It’s Almost Garden Time Again

It’s mid-February, and many of us are thinking about or are already doing something about this years spring garden. Now is a good time to begin gathering the supplies that you will need to get started indoors. Why not challenge yourself this year and germinate your own seeds indoors? I know that it is entirely easy to just wait and buy the young vegetable plants in the store, but, learning the ins and outs of starting your own seedlings indoors will be a valuable and possibly life-saving skill should the SHTF.

It’s not as easy as you might think. Seeds and young seedlings need particular tender-loving-care, and without it they will surely fail.

The seeds need healthy, disease-free soil to germinate. Here is an article how to pasteurize your own soil, perfect for starting seeds.

The seeds/soil need moisture to germinate. Not too much, not too little. Here is an article suggesting to use covered trays to germinate your seeds.

The seeds/soil need to be kept warm enough to germinate. You can place the seed trays near a warm source of heat keeping them between 70-80 degrees, or you can purchase a heat mat to keep your seeds warm.

Once the seeds germinate and begin to grow into little seedlings, it is very important that they get lots of sunlight. A lack of light will cause their stems to become thin and wiry, which will eventually lead to sudden-death when the seedlings fall over from their own weight and fold their stems near the thin base. Here is an article suggesting to use a grow light for your seedlings.

It is not uncommon to start seeds indoors, 2-months early, while transplanting them once from their seedling trays when they are ready, to a larger set of seedling pots until they are entirely ready to be trained to go outdoors.

Another great idea is to use heirloom seeds rather than hybrid seeds. Here is an article that explains about heirloom seeds. Growing heirloom variety plants may have some disadvantages such as being more prone to their natural diseases, but you should learn how to deal with that because the rewards for heirloom variety plants are the resulting seeds that can be used over and over indefinitely whereas hybrids cannot. In a SHTF scenario, the hybrid seeds will vanish, leaving only the heirloom varieties for ongoing production. Plus, they taste just like your grandparents vegetables!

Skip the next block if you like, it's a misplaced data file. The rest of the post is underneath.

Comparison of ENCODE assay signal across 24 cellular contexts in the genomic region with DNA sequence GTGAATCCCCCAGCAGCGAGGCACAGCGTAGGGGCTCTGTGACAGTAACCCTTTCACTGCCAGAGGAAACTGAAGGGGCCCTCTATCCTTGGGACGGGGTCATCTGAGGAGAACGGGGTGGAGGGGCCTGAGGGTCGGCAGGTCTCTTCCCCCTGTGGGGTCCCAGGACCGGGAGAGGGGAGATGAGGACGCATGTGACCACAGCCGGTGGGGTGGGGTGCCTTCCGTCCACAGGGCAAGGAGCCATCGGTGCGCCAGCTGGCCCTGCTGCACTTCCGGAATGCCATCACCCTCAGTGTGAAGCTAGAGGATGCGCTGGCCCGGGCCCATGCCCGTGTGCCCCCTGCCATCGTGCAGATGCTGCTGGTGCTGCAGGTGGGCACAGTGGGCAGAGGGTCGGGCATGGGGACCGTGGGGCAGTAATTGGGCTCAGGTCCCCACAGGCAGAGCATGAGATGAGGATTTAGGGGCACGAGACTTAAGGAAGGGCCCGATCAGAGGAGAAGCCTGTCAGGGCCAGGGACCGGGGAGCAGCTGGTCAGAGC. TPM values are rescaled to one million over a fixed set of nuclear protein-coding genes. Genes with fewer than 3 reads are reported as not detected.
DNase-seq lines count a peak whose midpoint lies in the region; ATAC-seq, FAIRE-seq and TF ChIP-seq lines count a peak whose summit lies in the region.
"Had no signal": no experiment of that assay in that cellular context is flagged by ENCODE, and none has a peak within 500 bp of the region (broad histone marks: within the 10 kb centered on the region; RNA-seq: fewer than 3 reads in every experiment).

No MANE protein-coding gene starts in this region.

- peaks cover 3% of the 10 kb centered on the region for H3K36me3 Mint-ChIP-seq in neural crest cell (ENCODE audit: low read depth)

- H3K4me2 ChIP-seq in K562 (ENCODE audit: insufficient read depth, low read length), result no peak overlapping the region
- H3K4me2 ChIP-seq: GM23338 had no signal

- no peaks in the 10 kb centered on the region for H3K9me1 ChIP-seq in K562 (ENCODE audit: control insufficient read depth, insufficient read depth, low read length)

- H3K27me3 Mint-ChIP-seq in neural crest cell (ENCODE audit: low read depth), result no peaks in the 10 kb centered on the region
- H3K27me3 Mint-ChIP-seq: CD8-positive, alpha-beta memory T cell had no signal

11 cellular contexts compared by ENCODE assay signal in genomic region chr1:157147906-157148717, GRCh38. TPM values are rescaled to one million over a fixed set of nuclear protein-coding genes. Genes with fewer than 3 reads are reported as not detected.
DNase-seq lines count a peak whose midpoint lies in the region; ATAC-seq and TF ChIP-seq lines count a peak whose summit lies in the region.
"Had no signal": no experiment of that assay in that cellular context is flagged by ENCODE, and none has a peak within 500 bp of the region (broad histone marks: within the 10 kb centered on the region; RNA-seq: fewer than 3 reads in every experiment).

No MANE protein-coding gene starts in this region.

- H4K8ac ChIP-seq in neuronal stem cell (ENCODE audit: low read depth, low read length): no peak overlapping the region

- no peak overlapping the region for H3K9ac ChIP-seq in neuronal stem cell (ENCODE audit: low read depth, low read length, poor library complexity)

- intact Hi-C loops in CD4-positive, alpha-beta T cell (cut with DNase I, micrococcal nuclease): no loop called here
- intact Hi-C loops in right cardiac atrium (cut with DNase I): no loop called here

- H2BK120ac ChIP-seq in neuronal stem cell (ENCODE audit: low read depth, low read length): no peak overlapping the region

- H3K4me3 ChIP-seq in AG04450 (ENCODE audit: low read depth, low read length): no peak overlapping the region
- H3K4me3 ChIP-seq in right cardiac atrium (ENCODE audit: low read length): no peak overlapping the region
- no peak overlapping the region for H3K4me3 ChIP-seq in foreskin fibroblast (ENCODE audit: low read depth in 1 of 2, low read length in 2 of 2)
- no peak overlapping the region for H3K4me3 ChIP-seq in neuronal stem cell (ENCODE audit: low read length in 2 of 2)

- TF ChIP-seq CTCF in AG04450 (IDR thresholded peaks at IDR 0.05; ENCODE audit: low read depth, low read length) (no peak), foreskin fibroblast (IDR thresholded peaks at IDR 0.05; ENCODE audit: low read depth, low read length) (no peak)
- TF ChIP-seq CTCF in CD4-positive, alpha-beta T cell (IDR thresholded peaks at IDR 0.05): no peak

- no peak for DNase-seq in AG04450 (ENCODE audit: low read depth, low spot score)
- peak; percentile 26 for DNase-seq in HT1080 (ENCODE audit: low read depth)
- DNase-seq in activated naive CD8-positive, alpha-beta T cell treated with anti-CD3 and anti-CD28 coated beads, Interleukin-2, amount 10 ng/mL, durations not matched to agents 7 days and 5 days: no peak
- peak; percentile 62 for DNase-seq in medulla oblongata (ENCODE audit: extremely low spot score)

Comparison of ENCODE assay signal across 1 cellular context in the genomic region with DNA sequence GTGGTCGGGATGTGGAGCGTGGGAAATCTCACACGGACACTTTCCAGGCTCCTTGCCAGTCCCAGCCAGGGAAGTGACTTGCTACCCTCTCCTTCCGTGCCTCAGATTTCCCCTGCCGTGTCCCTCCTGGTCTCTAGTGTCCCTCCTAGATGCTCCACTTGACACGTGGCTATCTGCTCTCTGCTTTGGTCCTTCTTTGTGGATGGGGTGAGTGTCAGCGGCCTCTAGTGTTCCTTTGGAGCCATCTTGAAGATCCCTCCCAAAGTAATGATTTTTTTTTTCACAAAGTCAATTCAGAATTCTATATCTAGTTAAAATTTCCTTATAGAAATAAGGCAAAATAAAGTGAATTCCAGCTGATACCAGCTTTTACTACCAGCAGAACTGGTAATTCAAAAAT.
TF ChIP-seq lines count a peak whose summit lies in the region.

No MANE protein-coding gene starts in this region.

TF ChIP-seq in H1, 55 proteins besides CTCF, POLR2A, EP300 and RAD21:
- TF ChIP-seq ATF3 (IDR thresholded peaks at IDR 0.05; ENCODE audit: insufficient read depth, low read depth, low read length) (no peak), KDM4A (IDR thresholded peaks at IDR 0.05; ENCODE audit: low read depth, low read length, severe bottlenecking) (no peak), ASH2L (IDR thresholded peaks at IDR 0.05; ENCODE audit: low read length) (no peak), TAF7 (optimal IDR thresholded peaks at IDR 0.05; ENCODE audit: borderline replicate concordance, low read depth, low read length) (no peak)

Growing your own vegetable plants from scratch is a lot of fun, and is very rewarding (at least it is for me). For you city-dwellers, all hope is not lost. Consider growing a small container garden, as exemplified in this article including a video from yours-truly as well as a guest appearance by my little dog, Sampson, at around 7 minutes in as well as him showing off at the very end.

So, what are you waiting for? Lets get going with your indoor planning for your outdoor vegetable garden this year!


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  1. It will be an adjustment to a shorter growing season, especially having been used to such a long one prior to our recent move. It will be good though to learn to be more efficient and be better with timing, since there’s no 2nd chance up here (except the grocery stores of course). Unfortunately the land around the home we’re currently leasing isn’t terribly conducive towards a garden. There isn’t a current garden plot, and I’m sure the owner won’t want me digging it up. So, until we land in our own place later this year (or earlier), I will go with container gardens. We have a nice south facing deck off the back of the house, so it should be perfect for a number of nice containers. I’m sure I’ll do some posts/videos on the progress.

  2. I am looking to get a gas operated mini tiller like a Mantis or a DR. The plan is to get the tiller, lawn aerator attachment, and lawn thatcher attachment.

    I have @200 square feet of raised beds, about 300 square feet of flower beds and several thousand square feet of grass.

    Anybody have experience with any of these units? Good, bad, or ugly.

    Be well.

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